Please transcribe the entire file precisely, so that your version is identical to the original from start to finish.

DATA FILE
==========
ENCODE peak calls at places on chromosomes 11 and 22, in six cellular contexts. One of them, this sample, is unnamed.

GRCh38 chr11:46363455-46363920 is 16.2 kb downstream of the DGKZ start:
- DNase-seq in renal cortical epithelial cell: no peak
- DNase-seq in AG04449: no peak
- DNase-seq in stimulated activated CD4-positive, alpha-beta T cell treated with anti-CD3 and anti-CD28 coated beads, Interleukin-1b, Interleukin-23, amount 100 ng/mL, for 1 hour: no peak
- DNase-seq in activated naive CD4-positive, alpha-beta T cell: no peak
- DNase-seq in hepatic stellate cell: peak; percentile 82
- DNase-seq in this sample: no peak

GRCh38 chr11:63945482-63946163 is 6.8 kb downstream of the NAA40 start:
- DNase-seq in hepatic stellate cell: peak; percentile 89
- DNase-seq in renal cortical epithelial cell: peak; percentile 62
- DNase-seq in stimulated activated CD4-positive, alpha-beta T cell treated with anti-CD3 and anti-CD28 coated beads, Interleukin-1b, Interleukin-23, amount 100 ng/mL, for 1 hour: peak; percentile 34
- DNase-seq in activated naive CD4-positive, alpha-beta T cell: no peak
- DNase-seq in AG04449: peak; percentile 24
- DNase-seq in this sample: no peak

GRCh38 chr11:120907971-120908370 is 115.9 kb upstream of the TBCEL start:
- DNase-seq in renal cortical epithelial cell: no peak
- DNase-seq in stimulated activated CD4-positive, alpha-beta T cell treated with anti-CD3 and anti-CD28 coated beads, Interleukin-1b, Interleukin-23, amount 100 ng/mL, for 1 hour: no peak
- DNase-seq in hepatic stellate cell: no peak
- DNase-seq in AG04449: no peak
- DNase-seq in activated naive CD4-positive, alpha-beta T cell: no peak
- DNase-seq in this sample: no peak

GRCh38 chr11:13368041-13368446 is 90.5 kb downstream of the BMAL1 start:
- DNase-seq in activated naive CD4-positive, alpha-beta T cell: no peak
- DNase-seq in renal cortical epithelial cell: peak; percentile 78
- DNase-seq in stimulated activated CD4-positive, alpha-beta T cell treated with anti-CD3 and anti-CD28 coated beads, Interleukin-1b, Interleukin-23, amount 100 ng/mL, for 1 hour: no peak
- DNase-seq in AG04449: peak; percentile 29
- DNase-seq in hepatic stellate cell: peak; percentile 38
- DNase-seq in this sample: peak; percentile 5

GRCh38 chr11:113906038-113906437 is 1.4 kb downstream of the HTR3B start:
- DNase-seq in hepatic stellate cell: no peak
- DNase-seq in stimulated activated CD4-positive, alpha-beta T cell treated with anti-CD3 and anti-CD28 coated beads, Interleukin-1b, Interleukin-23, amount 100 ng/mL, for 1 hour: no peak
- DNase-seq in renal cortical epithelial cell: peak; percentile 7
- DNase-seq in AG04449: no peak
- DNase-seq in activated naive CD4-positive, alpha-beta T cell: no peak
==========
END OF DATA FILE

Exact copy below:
ENCODE peak calls at places on chromosomes 11 and 22, in six cellular contexts. One of them, this sample, is unnamed.

GRCh38 chr11:46363455-46363920 is 16.2 kb downstream of the DGKZ start:
- DNase-seq in renal cortical epithelial cell: no peak
- DNase-seq in AG04449: no peak
- DNase-seq in stimulated activated CD4-positive, alpha-beta T cell treated with anti-CD3 and anti-CD28 coated beads, Interleukin-1b, Interleukin-23, amount 100 ng/mL, for 1 hour: no peak
- DNase-seq in activated naive CD4-positive, alpha-beta T cell: no peak
- DNase-seq in hepatic stellate cell: peak; percentile 82
- DNase-seq in this sample: no peak

GRCh38 chr11:63945482-63946163 is 6.8 kb downstream of the NAA40 start:
- DNase-seq in hepatic stellate cell: peak; percentile 89
- DNase-seq in renal cortical epithelial cell: peak; percentile 62
- DNase-seq in stimulated activated CD4-positive, alpha-beta T cell treated with anti-CD3 and anti-CD28 coated beads, Interleukin-1b, Interleukin-23, amount 100 ng/mL, for 1 hour: peak; percentile 34
- DNase-seq in activated naive CD4-positive, alpha-beta T cell: no peak
- DNase-seq in AG04449: peak; percentile 24
- DNase-seq in this sample: no peak

GRCh38 chr11:120907971-120908370 is 115.9 kb upstream of the TBCEL start:
- DNase-seq in renal cortical epithelial cell: no peak
- DNase-seq in stimulated activated CD4-positive, alpha-beta T cell treated with anti-CD3 and anti-CD28 coated beads, Interleukin-1b, Interleukin-23, amount 100 ng/mL, for 1 hour: no peak
- DNase-seq in hepatic stellate cell: no peak
- DNase-seq in AG04449: no peak
- DNase-seq in activated naive CD4-positive, alpha-beta T cell: no peak
- DNase-seq in this sample: no peak

GRCh38 chr11:13368041-13368446 is 90.5 kb downstream of the BMAL1 start:
- DNase-seq in activated naive CD4-positive, alpha-beta T cell: no peak
- DNase-seq in renal cortical epithelial cell: peak; percentile 78
- DNase-seq in stimulated activated CD4-positive, alpha-beta T cell treated with anti-CD3 and anti-CD28 coated beads, Interleukin-1b, Interleukin-23, amount 100 ng/mL, for 1 hour: no peak
- DNase-seq in AG04449: peak; percentile 29
- DNase-seq in hepatic stellate cell: peak; percentile 38
- DNase-seq in this sample: peak; percentile 5

GRCh38 chr11:113906038-113906437 is 1.4 kb downstream of the HTR3B start:
- DNase-seq in hepatic stellate cell: no peak
- DNase-seq in stimulated activated CD4-positive, alpha-beta T cell treated with anti-CD3 and anti-CD28 coated beads, Interleukin-1b, Interleukin-23, amount 100 ng/mL, for 1 hour: no peak
- DNase-seq in renal cortical epithelial cell: peak; percentile 7
- DNase-seq in AG04449: no peak
- DNase-seq in activated naive CD4-positive, alpha-beta T cell: no peak